Massaman Beef Curry

MassamanBeef massaman curry beef curry is thought to have been first seen in Central Thailand in the 17th century. Although it is a Thai dish some say it is influenced by Indian and Malay cuisine.  It is most commonly made with beef but can also be made with duck, chicken or even tofu.

This curry has a rich, sweet and spicy flavour and is best served with plain boiled rice.  Massaman curry paste can be found in some supermarkets and specialist stores or you can make your own (see below the main recipe).

(Serves 4)

2 tbsp sunflower or groundnut oil
600 g stewing or braising steak
75g roasted peanuts
1 small onion, finely sliced
1 large red chilli, finely chopped
2 medium potatoes (about 350g), cut into 2cm chunks
75g Massaman curry paste
400 ml coconut milk (can use reduced fat)
200 ml water
1 tablespoon of Thai fish sauce
1 tablespoon of palm sugar or light brown sugar
60 ml of tamarind juice (tamarind paste mixed with warm water)
1 cinnamon stick

Optional extras

100g green beans, trimmed and halved
4 kaffir lime leaves


  1. Pre-heat oven to 180C/160C fan/gas 4.
  2. Dry fry the peanuts in a non-stick pan for a couple of minutes until golden brown and reserve to one side.
  3. Heat half the oil in a large non-stick wok or non-stick sauté pan and stir-fry the beef until browned all over then put to one side.
  4. Add the rest of the oil to the pan and fry the onions for 5 minutes over a medium heat,adding the chopped chilli after 2 minutes.
  5. Stir in the Mussaman paste, then the coconut milk, fish sauce, tamarind juice, cinnamon stick and sugar plus add the potatoes and 50 g of the peanuts, bringing it to a simmer and then transfer to a casserole dish with a lid.
  6. Cook in the oven for 2 hours until the beef is tender.
  7. Before serving with rice, crush the remaining 25g of peanuts and sprinkle over the top of the curry.
  8. You can add kaffir lime leaves to the mix before you put in the oven.
  9. Also if you want to add green beans, add 30 minutes before the end of the cooking time.

Note, this curry works well with duck, chicken or tofu but you would need to reduce the cooking time.

Massaman curry paste


15 dried red chillies
1 tbsp coriander seeds, ground
1 tsp cumin seeds, ground
1 stick cinnamon, ground
3 cloves, ground
4 peppercorns, ground
4 tbsp garlic, chopped
4 tbsp shallots, chopped
1 heaped tsp shrimp paste
1 – 2 sticks lemongrass, chopped
1 tsp galangal root, chopped (ginger would work well here also)
1 tsp fish sauce


  1. Soak the chillies in water for 10 minutes and then deseed.
  2. Dry-fry the dry spices in a wok to release the flavours and then grind to a powder in a pestle and mortar or in a processor/blender.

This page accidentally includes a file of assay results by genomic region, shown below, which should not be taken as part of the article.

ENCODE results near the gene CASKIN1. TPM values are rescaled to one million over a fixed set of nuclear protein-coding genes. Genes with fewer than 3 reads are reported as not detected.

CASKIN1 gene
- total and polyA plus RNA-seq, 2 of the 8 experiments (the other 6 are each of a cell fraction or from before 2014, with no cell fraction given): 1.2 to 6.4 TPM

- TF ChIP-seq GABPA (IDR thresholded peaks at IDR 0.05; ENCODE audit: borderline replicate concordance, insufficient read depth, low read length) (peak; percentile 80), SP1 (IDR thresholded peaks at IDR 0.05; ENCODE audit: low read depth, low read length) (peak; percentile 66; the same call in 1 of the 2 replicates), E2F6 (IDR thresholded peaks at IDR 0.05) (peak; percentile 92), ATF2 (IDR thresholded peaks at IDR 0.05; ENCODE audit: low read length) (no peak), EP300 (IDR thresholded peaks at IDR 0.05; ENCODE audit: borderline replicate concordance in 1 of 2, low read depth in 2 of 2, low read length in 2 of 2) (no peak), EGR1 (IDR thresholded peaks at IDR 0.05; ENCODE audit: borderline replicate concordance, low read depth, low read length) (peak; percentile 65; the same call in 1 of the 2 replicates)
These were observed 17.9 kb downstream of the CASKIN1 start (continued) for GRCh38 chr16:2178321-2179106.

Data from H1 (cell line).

3. Add all the other ingredients and grind or blitz to a fine paste.
  4. Store in the refrigerator for up to 2-3 months.
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Perfect Yorkshire Pudding

Perfect Yorkshire puddings

Achieving perfect Yorkshire puddings is a hard thing to do but I feel I have had some help.  This recipe is a homage to my dad who died recently after a battle with cancer.  As a bit of background I should explain that my dad was from Edinburgh and my mum was from a little ex-mining village called Cockfield near Darlington, County Durham.  The story goes that my dad taught my mum to make Yorkshre pudding and this always made us smile as perhaps it should have been the other way round!  The rest, as they say, was history.

Sunday lunch memories

I have vivid memories of dad cooking Sunday lunch and making the most amazing Yorkshire puddings including a huge starter Yorkshire pudding.  We would all fight over this as he served it with the most delectable onion gravy.

It has been a long time since I made Yorkshire pudding myself as we had a pretty dodgy oven before we refurbished the kitchen and I just hadn’t got around trying to make it in the new oven.  Until today that is… I was thinking of my dad and wanted to make some homemade Yorkshire pudding to go with our Easter roast lamb.   I have evolved the following recipe out of various recipes including my dad’s and it works really well.


140g plain flour

4 eggs (about 200 ml)

200 ml semi skimmed milk

sunflower oil or a mild olive oil for cooking


  1. Heat oven to 230C/fan 210C/gas 8. Drizzle a little oil evenly into 12-hole non-stick muffin tin and place in the oven to heat through (I usually leave them in the oven for 10-15 mins to get sizzling hot).
  2. To make the batter, put 140g of sieved plain flour into a bowl
  3. Beat in four eggs until smooth.
  4. Gradually add 200ml milk and carry on beating until the mix has no lumps.
  5. Season with salt and pepper.
  6. Pour the batter into a jug
  7. Take hot tins from the oven.
  8. Pour the batter evenly into the tin holes.
  9. Put the tins in the oven and and leave for 20-25 mins until the puddings have puffed up and browned.
  10. Serve straight away with gravy.
  11. Enjoy!
  12. If you wish you could cool them and freeze them for up to 1 month but I personally much prefer to eat them fresh.

I know it is traditional to serve Yorkshire puddings with beef but we really enjoyed them with a Greek herb marinated butterfly leg of lamb and paired this with a bottle of 2014 Ronan by Clinet, Bordeaux.  This was a fine match for the lamb with integrated tannins, just the right amount of acidity to cut through the lamb with plummy fruit and spice and smoke flavours to give a bit of complexity.

Tip: make sure that if you do put the batter mix in the fridge, if you have made it in advance, that you take it out of the fridge in time to reach room temperature.

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